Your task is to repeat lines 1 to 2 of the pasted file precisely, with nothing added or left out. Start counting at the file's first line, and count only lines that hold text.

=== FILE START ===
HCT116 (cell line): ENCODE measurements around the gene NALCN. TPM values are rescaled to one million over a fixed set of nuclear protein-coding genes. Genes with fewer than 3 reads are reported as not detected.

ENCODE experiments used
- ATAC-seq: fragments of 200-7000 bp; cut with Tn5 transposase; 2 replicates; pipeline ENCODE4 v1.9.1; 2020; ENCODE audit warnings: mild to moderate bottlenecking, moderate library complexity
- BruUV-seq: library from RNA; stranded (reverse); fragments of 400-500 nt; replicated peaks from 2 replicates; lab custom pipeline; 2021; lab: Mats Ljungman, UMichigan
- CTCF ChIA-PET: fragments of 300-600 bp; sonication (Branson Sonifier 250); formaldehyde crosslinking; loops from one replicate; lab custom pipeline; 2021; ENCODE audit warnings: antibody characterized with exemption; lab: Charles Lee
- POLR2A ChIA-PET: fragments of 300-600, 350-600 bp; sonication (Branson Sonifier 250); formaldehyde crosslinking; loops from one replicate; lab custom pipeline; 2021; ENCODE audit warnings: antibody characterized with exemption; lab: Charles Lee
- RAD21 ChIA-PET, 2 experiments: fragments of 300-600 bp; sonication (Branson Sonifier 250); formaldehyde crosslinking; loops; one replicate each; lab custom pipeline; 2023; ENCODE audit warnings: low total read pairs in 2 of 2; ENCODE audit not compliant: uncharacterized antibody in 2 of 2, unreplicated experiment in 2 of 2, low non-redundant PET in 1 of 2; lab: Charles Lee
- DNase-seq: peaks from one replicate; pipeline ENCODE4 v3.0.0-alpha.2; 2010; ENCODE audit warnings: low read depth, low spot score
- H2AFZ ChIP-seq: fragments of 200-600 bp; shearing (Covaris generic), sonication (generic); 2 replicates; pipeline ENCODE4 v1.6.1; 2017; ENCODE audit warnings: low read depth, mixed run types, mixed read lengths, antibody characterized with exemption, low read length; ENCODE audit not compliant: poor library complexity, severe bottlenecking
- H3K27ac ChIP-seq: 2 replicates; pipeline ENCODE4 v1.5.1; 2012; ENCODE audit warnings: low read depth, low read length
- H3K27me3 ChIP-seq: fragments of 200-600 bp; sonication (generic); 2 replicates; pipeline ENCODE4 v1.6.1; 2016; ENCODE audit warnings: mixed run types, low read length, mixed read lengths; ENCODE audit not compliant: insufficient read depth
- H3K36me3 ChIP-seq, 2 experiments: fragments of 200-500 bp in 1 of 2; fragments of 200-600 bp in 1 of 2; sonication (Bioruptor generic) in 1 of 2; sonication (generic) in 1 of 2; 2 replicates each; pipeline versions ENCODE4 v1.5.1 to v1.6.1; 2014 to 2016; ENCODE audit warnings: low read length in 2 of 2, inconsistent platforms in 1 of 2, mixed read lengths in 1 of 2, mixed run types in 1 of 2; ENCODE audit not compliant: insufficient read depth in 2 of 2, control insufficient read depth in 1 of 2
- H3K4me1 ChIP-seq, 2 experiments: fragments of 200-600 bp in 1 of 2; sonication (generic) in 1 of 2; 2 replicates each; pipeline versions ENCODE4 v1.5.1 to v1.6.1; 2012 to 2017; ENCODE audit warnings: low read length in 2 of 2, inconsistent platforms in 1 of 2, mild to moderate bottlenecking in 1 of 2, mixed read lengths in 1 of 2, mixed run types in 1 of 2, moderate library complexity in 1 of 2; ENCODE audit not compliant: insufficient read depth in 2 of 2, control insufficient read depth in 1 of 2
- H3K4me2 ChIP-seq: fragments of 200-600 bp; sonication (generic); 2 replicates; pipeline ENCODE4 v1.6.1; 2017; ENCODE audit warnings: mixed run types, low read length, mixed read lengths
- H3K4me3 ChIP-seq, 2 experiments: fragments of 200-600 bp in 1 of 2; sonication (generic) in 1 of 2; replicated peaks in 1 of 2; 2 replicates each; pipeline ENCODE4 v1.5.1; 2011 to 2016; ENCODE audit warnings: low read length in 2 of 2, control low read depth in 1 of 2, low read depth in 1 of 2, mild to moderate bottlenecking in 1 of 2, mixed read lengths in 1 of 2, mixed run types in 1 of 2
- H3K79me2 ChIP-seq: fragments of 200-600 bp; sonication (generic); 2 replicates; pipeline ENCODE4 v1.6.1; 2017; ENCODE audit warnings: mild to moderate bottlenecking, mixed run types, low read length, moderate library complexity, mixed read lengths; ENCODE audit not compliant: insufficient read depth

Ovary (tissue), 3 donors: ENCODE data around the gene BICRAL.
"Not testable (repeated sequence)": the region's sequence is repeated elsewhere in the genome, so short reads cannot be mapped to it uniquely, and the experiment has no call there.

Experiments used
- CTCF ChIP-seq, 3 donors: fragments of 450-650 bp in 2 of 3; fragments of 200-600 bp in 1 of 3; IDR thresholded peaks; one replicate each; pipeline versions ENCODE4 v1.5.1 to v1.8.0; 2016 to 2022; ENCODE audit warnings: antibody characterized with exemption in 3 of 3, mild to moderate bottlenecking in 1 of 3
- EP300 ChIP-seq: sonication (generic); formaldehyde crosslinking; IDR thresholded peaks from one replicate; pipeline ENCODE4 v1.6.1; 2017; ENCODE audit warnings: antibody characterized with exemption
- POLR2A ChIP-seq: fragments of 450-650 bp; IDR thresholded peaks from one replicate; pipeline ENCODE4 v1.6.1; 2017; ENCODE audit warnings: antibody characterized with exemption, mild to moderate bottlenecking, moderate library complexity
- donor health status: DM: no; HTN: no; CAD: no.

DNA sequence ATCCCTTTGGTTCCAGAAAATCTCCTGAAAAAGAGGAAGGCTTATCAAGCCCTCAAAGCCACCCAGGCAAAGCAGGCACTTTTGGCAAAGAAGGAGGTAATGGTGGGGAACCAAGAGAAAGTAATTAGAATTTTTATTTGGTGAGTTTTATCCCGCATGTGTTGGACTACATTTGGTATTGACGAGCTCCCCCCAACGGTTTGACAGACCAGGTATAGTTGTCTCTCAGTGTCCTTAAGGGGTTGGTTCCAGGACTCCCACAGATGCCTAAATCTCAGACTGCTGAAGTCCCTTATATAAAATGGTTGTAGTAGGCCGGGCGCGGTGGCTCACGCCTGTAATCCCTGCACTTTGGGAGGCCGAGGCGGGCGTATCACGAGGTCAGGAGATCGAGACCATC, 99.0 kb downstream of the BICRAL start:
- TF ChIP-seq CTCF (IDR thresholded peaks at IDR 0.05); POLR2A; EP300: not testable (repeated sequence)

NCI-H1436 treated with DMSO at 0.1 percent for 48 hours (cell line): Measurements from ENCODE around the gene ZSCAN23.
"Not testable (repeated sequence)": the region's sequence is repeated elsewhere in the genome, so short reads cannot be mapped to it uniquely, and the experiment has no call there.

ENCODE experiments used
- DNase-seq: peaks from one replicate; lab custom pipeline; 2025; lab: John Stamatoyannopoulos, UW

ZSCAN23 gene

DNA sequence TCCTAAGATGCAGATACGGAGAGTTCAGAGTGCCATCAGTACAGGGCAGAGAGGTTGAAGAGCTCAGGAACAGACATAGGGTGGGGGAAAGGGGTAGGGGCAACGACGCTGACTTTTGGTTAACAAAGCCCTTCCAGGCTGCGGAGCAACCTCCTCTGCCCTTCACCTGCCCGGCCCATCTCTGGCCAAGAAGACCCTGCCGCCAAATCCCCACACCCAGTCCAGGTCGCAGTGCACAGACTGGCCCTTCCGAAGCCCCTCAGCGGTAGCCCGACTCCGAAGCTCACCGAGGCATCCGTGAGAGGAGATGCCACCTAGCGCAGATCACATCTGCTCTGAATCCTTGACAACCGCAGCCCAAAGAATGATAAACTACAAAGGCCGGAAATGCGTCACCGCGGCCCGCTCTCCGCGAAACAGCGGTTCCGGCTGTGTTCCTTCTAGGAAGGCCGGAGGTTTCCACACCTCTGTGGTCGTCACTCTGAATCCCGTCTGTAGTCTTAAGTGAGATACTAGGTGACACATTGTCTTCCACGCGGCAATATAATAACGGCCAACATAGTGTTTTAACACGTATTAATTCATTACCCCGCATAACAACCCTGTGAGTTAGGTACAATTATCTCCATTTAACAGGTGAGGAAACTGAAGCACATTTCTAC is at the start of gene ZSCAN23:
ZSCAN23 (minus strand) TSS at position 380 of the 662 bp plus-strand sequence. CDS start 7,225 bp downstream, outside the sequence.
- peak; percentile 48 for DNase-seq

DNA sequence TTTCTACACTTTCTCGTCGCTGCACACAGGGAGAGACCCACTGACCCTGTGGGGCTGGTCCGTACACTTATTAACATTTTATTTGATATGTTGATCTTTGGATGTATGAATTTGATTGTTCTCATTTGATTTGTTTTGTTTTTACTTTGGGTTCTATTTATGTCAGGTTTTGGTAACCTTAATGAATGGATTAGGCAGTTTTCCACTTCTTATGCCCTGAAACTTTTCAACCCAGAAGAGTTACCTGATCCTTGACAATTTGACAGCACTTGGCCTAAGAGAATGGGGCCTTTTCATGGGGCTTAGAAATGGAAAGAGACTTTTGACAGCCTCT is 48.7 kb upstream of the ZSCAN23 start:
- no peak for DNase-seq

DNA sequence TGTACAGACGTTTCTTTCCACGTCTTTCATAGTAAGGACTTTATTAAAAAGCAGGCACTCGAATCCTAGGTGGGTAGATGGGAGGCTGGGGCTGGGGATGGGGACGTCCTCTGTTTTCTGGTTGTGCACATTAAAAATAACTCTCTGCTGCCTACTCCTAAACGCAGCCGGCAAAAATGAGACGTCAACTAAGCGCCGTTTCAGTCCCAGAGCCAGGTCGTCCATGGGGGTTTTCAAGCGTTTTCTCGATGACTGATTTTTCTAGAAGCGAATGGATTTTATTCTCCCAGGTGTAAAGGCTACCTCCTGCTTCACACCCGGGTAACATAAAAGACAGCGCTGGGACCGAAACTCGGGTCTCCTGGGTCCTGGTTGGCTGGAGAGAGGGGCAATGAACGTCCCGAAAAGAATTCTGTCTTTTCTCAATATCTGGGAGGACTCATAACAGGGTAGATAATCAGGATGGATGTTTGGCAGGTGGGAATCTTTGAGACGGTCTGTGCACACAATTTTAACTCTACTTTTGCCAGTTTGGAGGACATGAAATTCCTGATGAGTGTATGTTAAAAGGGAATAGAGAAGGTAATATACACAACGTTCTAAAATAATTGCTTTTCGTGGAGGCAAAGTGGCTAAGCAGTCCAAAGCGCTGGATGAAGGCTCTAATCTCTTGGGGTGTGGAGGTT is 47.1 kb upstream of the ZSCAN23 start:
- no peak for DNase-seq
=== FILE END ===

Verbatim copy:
HCT116 (cell line): ENCODE measurements around the gene NALCN. TPM values are rescaled to one million over a fixed set of nuclear protein-coding genes. Genes with fewer than 3 reads are reported as not detected.

ENCODE experiments used